Elaine Thompson-Herah finally takes Commonwealth Games gold in the 100m

Olympic champion Elaine Thompson-Herah claimed her first Commonwealth Games 100m title as Daryll Neita’s challenge failed to materialise.

The 30-year-old ran in 10.95 seconds, while England’s Neita only managed bronze after a shocking start.

Jamaica’s Thompson-Herah had not previously won an individual Commonwealth Games title before despite claiming five Olympic golds.

“I feel good, I could have had a better execution but I’m still grateful to win my first Commonwealth title,” she said.

Elaine Thompson-Herah

Elaine Thompson-Herah won gold (Mike Egerton/PA)

“I started as a rookie in 2014. Then I came fourth in 2018 in the 200 metres. Now I’ve moved up to a gold, so I’m grateful.

She was the only one of Jamaica’s star trio competing with world 200m champion Shericka Jackson and 100m champion Shelly-Ann Fraser-Pryce skipping the Games after last month’s world championships in Eugene.

Thompson-Herah took 100m bronze behind her teammates in Oregon and was the star name in Birmingham, with England’s Dina Asher-Smith out with a hamstring injury.

It meant Neita, who reached the Olympic final last year, was expected to be Thompson-Herah’s main rival and the British champion smashed her personal best, running 10.90 seconds in the semi-final.

But she could only run 11.07 seconds in the final after a terrible start and also finished behind St Lucia’s Julien Alfred.

Ferdinand Omanyala

Ferdinand Omanyala won the men’s 100m final (Mike Egerton/PA)

“I let myself down. I want to go back, see it with my coach, analyze it, be told, beat myself up,” said Neita.

“It shows that my pick-up is phenomenal, but I can’t afford to run 10.90 in the semi and then 11.07 in the final. It’s not good enough.

“It’s frustrating because I was able to win it and I let myself down. I drive one of the fastest women of all time, the competition was high, but I could have done better.

“One thing about me is that I can turn every negative thing into a positive. I’m going to use this building for the next thing.”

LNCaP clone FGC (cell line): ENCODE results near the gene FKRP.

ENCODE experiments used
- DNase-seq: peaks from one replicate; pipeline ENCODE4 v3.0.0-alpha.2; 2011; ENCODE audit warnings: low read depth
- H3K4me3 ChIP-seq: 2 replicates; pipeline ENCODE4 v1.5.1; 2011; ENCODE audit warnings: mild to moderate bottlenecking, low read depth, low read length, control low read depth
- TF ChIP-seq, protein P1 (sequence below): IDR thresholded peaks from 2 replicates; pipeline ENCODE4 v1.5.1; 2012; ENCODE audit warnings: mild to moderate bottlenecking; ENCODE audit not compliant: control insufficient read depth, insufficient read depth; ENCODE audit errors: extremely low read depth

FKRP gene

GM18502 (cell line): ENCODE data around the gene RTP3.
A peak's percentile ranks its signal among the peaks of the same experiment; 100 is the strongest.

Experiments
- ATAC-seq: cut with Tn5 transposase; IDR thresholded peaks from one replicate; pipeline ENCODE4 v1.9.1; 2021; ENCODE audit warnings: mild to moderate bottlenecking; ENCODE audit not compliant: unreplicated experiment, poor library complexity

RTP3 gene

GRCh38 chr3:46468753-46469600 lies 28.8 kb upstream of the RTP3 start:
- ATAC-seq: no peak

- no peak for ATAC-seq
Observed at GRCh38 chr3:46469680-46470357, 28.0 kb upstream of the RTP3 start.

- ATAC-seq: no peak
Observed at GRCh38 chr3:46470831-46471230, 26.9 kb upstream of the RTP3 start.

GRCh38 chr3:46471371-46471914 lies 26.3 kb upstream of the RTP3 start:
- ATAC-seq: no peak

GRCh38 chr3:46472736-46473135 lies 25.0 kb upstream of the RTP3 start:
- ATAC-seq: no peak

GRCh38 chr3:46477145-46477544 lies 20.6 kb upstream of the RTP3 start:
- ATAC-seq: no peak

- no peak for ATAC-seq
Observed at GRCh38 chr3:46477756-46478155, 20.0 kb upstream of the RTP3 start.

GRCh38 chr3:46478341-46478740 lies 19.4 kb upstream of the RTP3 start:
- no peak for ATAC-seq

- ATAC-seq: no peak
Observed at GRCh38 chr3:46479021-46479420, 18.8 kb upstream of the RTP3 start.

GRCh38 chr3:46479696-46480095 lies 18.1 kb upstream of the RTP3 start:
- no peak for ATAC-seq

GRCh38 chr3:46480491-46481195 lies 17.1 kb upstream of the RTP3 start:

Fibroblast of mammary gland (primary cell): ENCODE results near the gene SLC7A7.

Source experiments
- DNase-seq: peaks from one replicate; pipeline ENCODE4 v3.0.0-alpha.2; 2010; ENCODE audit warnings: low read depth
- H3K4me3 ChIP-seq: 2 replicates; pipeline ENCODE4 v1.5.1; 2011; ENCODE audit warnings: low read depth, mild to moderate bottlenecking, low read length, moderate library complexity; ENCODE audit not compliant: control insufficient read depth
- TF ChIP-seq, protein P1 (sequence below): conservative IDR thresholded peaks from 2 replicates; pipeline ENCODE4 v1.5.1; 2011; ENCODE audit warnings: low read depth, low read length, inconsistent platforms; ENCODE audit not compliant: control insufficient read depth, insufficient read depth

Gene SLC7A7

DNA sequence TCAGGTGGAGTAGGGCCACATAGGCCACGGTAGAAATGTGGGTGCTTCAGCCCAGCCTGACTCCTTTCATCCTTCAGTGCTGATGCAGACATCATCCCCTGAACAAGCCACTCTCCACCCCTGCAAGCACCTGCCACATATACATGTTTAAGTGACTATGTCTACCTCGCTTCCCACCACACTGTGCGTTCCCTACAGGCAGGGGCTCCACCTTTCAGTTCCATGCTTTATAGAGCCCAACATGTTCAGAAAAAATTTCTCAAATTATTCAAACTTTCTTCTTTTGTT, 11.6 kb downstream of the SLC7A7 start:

In the men’s race, Kenya’s Ferdinand Omanyala took the title in 10.02 seconds ahead of defending champion Akani Simbine.

Sri Lanka’s Yupun Abeykoon took bronze while England’s Nethaneel Mitchell-Blake suffered an apparent hamstring injury and finished last.

Omanyala shook off the disappointment of last month when he ran into visa problems ahead of the world championships and only arrived in America hours before his 100m heat, before being knocked out in the semi-finals.

“I came here with the sole aim of winning the gold and in the final it was a case of controlling the race from the start,” he said.

“When I got off to a good start, I knew I wanted to win the gold. When I crossed the line I wanted to jump for joy.”

Scotland’s Eilish McColgan took gold in the 10,000 meters in a Games record 30 minutes 48.60 seconds, mirroring mum Liz who won the race in 1986 and 1990.

Eilish McColgan

Eilish McColgan followed in her mother Liz’s footsteps (Mike Egerton/PA)

It was her first major title when she beat Kenya’s Irene Cheptai after a race-long duel.

She said: “It’s been an up-and-down year. But I knew that fitness was somewhere in me. Having my family here and the crowd here. It vibrated through my entire body. I just wanted to.

“I knew the Kenyans were super strong and would throw in the punches. But you can see in the last 100m I wanted gold. It is an absolute dream. It is so special to have it here in the UK.

“This is my fourth Commonwealths and I’ve come sixth every time. I was ready to win the medal.”

Earlier in the morning session, Matt Hudson-Smith eased through the first round of the 400m at Alexander Stadium.

The Wolverhampton-born athlete took bronze at the world championships in Eugene last month, winning her heat in 46.26 seconds.

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